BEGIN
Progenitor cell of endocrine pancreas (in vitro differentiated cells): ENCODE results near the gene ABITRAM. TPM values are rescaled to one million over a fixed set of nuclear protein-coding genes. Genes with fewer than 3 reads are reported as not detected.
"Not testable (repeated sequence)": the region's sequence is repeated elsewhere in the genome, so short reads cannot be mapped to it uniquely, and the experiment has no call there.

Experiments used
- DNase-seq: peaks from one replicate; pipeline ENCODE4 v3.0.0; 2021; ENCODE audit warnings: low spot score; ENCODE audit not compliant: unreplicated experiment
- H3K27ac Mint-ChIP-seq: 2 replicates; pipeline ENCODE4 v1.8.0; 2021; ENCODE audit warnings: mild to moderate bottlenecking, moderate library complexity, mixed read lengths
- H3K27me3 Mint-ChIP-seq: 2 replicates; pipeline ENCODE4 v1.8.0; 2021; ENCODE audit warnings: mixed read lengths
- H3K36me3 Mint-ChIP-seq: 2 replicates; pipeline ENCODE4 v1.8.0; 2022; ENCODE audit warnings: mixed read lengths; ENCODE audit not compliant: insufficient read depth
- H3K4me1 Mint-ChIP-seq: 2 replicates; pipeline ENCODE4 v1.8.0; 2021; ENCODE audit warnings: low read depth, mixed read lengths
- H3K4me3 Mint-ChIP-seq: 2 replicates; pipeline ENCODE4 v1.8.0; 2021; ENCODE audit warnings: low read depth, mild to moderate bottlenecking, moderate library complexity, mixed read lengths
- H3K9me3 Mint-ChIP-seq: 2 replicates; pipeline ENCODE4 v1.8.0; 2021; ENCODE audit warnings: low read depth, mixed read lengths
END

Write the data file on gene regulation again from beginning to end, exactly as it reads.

Progenitor cell of endocrine pancreas (in vitro differentiated cells): ENCODE results near the gene ABITRAM. TPM values are rescaled to one million over a fixed set of nuclear protein-coding genes. Genes with fewer than 3 reads are reported as not detected.
"Not testable (repeated sequence)": the region's sequence is repeated elsewhere in the genome, so short reads cannot be mapped to it uniquely, and the experiment has no call there.

Experiments used
- DNase-seq: peaks from one replicate; pipeline ENCODE4 v3.0.0; 2021; ENCODE audit warnings: low spot score; ENCODE audit not compliant: unreplicated experiment
- H3K27ac Mint-ChIP-seq: 2 replicates; pipeline ENCODE4 v1.8.0; 2021; ENCODE audit warnings: mild to moderate bottlenecking, moderate library complexity, mixed read lengths
- H3K27me3 Mint-ChIP-seq: 2 replicates; pipeline ENCODE4 v1.8.0; 2021; ENCODE audit warnings: mixed read lengths
- H3K36me3 Mint-ChIP-seq: 2 replicates; pipeline ENCODE4 v1.8.0; 2022; ENCODE audit warnings: mixed read lengths; ENCODE audit not compliant: insufficient read depth
- H3K4me1 Mint-ChIP-seq: 2 replicates; pipeline ENCODE4 v1.8.0; 2021; ENCODE audit warnings: low read depth, mixed read lengths
- H3K4me3 Mint-ChIP-seq: 2 replicates; pipeline ENCODE4 v1.8.0; 2021; ENCODE audit warnings: low read depth, mild to moderate bottlenecking, moderate library complexity, mixed read lengths
- H3K9me3 Mint-ChIP-seq: 2 replicates; pipeline ENCODE4 v1.8.0; 2021; ENCODE audit warnings: low read depth, mixed read lengths